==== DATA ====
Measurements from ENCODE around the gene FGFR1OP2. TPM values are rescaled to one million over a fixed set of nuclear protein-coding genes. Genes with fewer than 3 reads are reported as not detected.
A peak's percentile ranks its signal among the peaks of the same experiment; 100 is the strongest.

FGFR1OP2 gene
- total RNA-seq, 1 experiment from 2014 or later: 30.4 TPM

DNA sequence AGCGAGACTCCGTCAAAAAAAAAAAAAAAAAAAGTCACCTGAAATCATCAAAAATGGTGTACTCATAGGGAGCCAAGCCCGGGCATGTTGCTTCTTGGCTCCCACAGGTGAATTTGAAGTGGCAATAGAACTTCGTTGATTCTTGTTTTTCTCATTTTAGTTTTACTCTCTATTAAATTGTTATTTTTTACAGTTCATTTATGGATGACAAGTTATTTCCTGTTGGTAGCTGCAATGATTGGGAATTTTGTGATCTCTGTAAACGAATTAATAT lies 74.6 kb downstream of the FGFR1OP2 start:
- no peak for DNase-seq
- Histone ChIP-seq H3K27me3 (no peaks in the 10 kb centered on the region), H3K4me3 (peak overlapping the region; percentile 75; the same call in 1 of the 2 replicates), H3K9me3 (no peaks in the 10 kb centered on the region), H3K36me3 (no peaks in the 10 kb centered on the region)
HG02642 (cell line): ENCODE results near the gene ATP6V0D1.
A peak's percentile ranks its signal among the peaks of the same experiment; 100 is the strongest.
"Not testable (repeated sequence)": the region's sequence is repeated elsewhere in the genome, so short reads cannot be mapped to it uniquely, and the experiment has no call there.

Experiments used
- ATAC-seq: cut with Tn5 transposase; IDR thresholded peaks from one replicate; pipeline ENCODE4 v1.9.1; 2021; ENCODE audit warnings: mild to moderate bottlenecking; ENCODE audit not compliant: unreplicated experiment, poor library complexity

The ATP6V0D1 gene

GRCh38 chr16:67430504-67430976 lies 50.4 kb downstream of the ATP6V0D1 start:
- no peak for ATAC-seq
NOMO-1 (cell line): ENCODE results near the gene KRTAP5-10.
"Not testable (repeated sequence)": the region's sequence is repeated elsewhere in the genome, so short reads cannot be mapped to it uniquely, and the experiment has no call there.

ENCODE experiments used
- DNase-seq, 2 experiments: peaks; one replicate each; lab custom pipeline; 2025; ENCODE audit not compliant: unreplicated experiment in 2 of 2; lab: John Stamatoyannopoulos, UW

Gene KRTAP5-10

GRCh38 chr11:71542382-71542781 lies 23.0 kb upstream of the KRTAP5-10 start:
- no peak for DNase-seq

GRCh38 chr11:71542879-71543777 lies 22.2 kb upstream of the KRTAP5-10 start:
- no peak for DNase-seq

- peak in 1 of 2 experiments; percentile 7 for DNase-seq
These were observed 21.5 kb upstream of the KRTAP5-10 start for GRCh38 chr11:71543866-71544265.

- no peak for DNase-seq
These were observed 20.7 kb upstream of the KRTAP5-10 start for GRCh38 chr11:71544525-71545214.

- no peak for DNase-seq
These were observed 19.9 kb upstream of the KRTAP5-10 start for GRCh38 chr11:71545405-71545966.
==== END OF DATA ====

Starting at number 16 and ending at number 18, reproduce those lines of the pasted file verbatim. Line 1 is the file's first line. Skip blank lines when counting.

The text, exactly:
NOMO-1 (cell line): ENCODE results near the gene KRTAP5-10.
"Not testable (repeated sequence)": the region's sequence is repeated elsewhere in the genome, so short reads cannot be mapped to it uniquely, and the experiment has no call there.

ENCODE experiments used